Summer squash is a good vegetable for beginning and seasoned gardeners alike. It grows well and produces large volumes of fruit. The most common are the yellow squash, zucchini and pattypan squashes. They like warm weather and will thrive when planted anytime after the danger of frost has passed. Harvest the squash young to keep the plants producing all summer. Plant a spring crop and another in the late summer to keep the squash producing until the first winter freeze.
Prepare the soil by adding lots of organic compost before planting. Dig or spade to a depth of 12 to 18 inches to loosen the soil. Remove rocks and mix in at least 4 inches of compost or well-rotted manure. Add a good vegetable garden fertilizer or organic fertilizer.
If the soil is very rocky or composed of hard clay, you might wish to grow your squash in a raised bed. Build a bed 12 to 18 inches deep and fill it with good quality potting soil with one-third organic compost or composted manure mixed in.
Sow the seeds a half inch to 1 inch deep in a row or in hills in the spring or early summer, as soon as the soil has warmed to 70 degrees F. In rows, place the seeds 2 to 3 feet apart, or plant four or five seeds in each hill. Space the hills 4 feet apart. Thin the plants when 2 to 3 inches tall by removing all but the two strongest plants from each hill. In cold climates, you can plant seeds earlier by covering the soil with black plastic. Punch or cut a hole in the plastic to plant a seed. Remove the plastic once the plants begin to flower.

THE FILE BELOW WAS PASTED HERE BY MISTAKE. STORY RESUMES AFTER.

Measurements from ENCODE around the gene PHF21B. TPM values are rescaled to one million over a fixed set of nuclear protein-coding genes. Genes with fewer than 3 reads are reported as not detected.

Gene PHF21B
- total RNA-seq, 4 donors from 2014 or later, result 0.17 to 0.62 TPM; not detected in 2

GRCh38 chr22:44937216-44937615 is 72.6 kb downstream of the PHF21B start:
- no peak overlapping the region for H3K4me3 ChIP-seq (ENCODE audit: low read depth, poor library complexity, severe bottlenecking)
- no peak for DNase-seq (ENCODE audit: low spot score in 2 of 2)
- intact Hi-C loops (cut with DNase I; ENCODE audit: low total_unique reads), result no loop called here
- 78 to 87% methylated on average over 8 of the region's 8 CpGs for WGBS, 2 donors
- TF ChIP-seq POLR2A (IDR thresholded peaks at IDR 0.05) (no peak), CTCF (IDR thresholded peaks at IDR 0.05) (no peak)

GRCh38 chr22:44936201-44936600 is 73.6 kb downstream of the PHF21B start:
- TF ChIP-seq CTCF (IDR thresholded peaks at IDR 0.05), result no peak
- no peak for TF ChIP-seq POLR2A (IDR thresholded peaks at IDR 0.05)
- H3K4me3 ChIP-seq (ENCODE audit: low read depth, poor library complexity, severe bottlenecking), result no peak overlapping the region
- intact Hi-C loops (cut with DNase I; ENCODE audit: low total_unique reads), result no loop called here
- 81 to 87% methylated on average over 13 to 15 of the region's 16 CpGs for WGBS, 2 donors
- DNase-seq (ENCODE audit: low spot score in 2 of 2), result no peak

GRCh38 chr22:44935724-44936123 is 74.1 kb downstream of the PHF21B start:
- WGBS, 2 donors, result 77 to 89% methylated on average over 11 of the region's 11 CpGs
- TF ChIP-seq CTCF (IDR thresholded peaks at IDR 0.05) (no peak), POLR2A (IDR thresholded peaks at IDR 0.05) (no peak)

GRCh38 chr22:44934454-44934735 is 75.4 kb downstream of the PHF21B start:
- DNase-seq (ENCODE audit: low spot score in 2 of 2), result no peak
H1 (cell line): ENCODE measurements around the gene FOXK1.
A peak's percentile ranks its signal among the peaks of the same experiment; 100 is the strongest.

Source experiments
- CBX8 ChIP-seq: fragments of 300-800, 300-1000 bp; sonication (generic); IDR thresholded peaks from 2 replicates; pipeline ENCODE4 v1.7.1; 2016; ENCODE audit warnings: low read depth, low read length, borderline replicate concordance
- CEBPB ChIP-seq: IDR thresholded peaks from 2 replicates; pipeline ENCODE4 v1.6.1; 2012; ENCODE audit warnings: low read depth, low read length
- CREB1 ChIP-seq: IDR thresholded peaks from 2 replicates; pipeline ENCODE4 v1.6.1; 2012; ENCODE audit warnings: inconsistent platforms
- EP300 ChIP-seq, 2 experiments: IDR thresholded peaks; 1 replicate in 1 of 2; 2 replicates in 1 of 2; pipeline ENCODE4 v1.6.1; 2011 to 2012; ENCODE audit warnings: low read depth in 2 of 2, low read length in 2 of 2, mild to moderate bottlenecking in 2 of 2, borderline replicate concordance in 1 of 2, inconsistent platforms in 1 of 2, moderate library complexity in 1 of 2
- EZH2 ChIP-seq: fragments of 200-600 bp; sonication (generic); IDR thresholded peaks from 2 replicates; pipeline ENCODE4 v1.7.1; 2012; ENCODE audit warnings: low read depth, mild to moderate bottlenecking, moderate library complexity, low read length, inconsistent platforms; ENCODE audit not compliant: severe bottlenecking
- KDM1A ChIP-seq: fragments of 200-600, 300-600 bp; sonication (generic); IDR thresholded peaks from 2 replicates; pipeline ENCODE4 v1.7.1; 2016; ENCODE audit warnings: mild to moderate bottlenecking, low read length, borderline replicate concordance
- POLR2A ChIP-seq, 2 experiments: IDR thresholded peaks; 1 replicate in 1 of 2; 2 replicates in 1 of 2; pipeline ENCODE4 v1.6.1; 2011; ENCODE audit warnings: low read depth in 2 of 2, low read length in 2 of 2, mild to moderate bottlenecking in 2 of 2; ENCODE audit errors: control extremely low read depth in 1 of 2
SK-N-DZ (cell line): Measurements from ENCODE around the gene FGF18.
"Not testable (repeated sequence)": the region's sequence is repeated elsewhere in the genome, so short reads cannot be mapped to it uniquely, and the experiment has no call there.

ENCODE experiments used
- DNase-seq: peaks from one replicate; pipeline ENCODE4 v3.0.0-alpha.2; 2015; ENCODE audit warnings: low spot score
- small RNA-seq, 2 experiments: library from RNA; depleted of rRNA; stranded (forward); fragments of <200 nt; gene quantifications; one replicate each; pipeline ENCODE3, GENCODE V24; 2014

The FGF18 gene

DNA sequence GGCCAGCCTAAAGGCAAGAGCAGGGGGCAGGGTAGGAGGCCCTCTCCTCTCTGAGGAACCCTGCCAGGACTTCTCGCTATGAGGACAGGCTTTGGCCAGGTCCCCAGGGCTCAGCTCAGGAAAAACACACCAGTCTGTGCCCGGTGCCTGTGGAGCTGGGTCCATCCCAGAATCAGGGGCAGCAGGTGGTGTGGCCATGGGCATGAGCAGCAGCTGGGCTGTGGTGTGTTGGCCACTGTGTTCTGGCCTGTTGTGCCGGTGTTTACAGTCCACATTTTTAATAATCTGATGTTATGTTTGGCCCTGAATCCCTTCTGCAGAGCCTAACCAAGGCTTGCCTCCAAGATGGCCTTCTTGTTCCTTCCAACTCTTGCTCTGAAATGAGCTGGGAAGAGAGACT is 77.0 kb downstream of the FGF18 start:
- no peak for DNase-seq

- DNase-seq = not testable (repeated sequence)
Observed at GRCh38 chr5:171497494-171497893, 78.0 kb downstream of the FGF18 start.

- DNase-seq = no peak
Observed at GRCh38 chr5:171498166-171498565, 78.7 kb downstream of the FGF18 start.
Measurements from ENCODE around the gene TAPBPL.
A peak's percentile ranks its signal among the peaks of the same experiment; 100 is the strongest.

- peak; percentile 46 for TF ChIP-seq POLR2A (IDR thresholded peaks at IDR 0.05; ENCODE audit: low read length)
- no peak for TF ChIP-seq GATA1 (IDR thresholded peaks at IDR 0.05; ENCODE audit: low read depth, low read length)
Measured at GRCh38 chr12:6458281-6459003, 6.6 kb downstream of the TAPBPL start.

Water the seeds well once planted and daily during the hot summer months. An automated drip system or a soaker hose works well to keep the plants watered without wetting the plants. Water at the base of the plants to help prevent powdery mildew that can quickly kill the plant and spread to surrounding plants.
Watch for signs of squash bugs and cucumber beetles that feed on the leaves of the plant. Squash vine borers tunnel through the stem and kill the plants. Control these pests by the application of a pesticide as soon as the problem is identified.
Harvest summer squash while they are still small- to medium-size, approximately 4 to 8 inches long by cutting the stem with a sharp knife. Pattypan squash are ready to harvest when they are 3 to 4 inches in diameter. Smaller fruit are more tender and preferred for eating. When the squash get too large they will become tough and the plant will stop producing. Do not harvest the squash when the plants are damp to avoid spreading disease. Once the plants flower the squash grow very quickly, so harvest your squash daily.
Harvest squash blossoms if you have more squash than you need. The blossoms are edible raw or cooked. Harvest the blossoms in the afternoon when the flowers are in full bloom. Cut the flower and about an inch of stem. You can store the squash blossoms in water in the refrigerator for a day or two.